Help with Telescopic Series with 3 terms in denominator

All the examples i have done and seen only have 2 terms in the denominator so I am a bit stuck with this one. I have attached what I have done so far, not sure how to proceed with it.

Thank you for the hints they were useful, after working it out more I ended up with the following but now i am confused on what to do next, do I have to do another partial fraction decomposition? My work after the hints

• Note that our expression is equal to $\frac{1/2}{n(n+1)}-\frac{1/2}{(n+1)(n+2)}$. – André Nicolas Jul 20 '16 at 4:05
• About the added work: The limit of $\frac{1}{4}-\frac{1/2}{(n+1)(n+2)}$ is $1/4$. – André Nicolas Jul 20 '16 at 5:57
• so the limit of the second fraction equals to 0? from what I know it would be .5/ (infinity*infinity) right? Also thanks for all your help! summer calculus class is very fast which makes it difficult! – Jessey malow Jul 20 '16 at 6:52
• I don't like to treat "$\infty$" as a number. Imagine that $n$ grows without bound. Then $\frac{1/2}{(n+1)(n+2)}$ approaches $0$. Much more informally, perhaps too informally, all the terms except the first get cancelled out. – André Nicolas Jul 20 '16 at 6:57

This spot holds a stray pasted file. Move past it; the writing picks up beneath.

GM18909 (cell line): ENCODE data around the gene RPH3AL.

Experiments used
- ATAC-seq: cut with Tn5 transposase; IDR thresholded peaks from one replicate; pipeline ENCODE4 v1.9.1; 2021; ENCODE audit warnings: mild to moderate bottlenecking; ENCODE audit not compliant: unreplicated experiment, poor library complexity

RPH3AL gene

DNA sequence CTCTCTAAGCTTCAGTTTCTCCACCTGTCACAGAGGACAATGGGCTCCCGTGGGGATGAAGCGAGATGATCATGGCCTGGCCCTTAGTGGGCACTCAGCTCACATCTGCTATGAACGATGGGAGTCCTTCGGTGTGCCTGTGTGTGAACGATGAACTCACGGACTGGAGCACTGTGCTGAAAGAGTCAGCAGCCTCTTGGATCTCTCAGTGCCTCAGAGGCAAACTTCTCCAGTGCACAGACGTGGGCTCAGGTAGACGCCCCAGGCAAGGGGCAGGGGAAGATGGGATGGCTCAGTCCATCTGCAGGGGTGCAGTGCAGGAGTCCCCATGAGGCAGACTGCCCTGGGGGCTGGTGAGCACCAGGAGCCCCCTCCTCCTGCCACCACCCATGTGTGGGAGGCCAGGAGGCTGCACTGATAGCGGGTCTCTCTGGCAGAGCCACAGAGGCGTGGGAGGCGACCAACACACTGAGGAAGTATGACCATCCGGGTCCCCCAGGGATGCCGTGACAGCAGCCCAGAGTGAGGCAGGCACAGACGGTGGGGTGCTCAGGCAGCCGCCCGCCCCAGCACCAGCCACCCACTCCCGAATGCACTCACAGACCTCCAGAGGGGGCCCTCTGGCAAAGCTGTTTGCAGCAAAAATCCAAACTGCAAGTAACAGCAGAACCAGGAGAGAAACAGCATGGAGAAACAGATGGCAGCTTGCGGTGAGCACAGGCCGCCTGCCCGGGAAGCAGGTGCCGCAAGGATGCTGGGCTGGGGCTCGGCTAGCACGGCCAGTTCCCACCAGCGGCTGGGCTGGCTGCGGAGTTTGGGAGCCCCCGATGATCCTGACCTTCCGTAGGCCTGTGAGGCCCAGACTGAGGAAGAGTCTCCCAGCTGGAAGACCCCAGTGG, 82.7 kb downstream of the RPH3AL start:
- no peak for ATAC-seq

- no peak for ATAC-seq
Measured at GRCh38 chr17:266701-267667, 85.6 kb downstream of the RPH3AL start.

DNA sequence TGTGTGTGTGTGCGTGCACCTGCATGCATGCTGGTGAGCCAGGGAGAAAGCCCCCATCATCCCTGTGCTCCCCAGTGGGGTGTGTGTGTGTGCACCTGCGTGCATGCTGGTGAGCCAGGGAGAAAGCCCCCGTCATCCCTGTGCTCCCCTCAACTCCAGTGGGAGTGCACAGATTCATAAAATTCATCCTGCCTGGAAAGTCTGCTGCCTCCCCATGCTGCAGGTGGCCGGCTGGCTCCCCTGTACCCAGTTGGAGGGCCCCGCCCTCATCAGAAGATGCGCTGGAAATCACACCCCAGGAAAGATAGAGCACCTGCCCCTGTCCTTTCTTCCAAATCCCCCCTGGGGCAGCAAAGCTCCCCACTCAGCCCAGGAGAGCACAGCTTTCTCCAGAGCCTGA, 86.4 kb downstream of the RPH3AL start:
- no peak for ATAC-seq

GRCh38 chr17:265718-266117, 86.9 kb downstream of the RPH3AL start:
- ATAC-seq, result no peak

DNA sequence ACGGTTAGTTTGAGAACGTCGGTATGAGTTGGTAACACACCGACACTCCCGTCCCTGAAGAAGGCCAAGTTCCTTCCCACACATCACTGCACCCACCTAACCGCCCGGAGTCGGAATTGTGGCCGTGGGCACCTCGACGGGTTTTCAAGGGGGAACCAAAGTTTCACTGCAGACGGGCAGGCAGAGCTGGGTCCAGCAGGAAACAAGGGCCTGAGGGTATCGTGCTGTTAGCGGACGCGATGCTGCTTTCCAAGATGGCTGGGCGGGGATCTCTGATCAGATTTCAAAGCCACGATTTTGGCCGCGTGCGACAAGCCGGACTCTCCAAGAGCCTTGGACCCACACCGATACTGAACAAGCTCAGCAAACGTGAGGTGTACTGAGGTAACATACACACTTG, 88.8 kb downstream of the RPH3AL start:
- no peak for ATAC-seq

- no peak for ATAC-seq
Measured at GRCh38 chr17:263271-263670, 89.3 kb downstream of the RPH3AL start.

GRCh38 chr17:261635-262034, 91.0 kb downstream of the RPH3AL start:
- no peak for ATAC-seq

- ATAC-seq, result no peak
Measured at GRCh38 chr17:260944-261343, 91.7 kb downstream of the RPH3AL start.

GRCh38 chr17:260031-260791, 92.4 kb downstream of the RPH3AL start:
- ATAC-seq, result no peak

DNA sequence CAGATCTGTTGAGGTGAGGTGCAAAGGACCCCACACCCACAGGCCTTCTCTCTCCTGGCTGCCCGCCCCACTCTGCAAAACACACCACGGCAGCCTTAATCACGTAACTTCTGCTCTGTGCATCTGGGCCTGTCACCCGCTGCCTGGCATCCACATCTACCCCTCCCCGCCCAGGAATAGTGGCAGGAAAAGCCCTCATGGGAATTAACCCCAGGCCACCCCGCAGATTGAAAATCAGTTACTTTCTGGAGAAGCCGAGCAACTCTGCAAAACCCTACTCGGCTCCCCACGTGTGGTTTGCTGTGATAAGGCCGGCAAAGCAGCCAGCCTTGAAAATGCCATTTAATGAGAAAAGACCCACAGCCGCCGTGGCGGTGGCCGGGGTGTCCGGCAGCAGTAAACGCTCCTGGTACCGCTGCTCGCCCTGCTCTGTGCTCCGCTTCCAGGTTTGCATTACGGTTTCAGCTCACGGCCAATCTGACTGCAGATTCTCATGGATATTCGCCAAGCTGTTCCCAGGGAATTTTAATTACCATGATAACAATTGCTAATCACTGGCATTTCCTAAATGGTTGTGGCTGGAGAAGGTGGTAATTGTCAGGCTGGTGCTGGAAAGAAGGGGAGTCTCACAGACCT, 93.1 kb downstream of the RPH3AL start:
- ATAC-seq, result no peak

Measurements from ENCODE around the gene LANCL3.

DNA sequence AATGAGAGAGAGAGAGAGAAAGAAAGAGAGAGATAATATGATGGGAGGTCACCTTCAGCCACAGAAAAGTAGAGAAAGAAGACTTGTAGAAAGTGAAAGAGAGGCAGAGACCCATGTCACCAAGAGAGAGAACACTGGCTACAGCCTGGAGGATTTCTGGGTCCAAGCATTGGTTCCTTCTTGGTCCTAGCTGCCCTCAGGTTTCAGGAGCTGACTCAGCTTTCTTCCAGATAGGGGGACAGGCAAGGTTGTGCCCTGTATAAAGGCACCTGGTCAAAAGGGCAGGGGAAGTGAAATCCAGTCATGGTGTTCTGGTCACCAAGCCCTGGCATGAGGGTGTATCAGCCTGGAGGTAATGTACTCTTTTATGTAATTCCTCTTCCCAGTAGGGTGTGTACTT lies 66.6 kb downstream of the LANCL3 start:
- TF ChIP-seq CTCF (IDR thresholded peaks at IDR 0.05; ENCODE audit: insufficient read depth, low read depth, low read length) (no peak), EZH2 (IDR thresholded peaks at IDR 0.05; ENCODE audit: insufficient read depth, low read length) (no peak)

You are close to the end. Express what you got as $$\left(\frac{1/2}{n}-\frac{1/2}{n+1}\right)-\left(\frac{1/2}{n+1}-\frac{1/2}{n+2}\right).$$ It looks a little better as $$\frac{1/2}{n(n+1)}-\frac{1/2}{(n+1)(n+2)}.$$ Now add up, and (in either version) watch almost all the terms cancel.
Hint: \begin{align} \sum_{n=1}^\infty\frac1{n(n+1)(n+2)} &=\frac12\sum_{n=1}^\infty\left[\frac1{n(n+1)}-\frac1{(n+1)(n+2)}\right]\\ &=\frac12\sum_{n=1}^\infty\frac1{n(n+1)}-\frac12\sum_{n=2}^\infty\frac1{n(n+1)}\\ \end{align} More Generally \begin{align} &\frac1{n(n+1)\dots(n+k-1)}-\frac1{(n+1)(n+2)\dots(n+k)}\\ &=\frac1{(n+1)(n+2)\dots(n+k-1)}\left(\frac1n-\frac1{n+k}\right)\\ &=\frac{k}{n(n+1)\dots(n+k)} \end{align} Therefore, $$\frac1{n(n+1)\dots(n+k)}=\frac1k\left[\frac1{n(n+1)\dots(n+k-1)}-\frac1{(n+1)(n+2)\dots(n+k)}\right]$$